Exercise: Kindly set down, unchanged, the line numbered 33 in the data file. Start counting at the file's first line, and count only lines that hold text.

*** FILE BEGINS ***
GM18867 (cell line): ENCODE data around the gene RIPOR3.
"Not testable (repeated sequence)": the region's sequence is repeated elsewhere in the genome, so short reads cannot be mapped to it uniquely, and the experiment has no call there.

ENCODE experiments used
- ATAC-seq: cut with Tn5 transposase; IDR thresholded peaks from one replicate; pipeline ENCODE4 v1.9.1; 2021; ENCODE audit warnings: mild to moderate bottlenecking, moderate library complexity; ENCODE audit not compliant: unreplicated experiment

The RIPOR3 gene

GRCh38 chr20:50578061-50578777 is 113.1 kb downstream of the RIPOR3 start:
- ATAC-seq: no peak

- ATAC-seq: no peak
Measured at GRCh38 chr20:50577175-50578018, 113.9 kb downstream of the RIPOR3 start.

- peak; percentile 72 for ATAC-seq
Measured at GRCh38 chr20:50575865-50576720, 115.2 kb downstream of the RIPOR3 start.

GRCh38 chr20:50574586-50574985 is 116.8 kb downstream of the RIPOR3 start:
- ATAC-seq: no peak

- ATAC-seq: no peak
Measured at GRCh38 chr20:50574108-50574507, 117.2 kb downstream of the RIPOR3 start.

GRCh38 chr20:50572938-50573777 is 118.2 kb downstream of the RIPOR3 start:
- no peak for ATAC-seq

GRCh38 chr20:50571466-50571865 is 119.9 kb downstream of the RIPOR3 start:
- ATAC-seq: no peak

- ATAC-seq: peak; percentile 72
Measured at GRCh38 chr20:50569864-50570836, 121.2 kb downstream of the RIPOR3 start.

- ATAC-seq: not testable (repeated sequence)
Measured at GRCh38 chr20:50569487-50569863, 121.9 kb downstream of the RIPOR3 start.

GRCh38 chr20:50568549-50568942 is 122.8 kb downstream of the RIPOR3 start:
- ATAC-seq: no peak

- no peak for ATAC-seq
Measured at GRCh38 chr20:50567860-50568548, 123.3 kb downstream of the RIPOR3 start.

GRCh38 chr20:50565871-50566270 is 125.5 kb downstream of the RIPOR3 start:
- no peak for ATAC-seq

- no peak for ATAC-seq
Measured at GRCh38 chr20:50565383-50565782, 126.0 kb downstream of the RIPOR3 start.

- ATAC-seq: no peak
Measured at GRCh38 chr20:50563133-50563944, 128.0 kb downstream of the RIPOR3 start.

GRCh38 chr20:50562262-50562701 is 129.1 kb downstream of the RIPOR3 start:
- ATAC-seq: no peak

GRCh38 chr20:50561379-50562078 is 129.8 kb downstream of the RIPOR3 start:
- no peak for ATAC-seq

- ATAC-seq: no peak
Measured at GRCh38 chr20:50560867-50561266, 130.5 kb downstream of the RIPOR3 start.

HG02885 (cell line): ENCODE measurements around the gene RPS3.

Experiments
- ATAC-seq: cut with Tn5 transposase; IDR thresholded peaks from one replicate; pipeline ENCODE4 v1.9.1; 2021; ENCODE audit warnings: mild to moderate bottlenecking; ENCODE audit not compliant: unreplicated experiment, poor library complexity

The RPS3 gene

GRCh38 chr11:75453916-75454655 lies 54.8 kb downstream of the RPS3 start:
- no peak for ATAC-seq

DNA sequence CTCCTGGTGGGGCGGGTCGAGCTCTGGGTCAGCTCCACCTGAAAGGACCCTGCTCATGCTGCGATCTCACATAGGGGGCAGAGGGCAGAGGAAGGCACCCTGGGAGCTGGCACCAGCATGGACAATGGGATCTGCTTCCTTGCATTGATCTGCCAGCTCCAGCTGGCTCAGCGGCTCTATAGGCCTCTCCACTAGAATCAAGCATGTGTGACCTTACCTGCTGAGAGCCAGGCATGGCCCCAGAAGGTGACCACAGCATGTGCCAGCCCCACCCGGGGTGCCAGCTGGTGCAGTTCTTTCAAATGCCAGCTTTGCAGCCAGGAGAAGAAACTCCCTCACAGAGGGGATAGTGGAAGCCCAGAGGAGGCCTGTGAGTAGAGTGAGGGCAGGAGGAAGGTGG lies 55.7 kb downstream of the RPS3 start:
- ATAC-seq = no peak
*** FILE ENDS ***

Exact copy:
Measured at GRCh38 chr20:50563133-50563944, 128.0 kb downstream of the RIPOR3 start.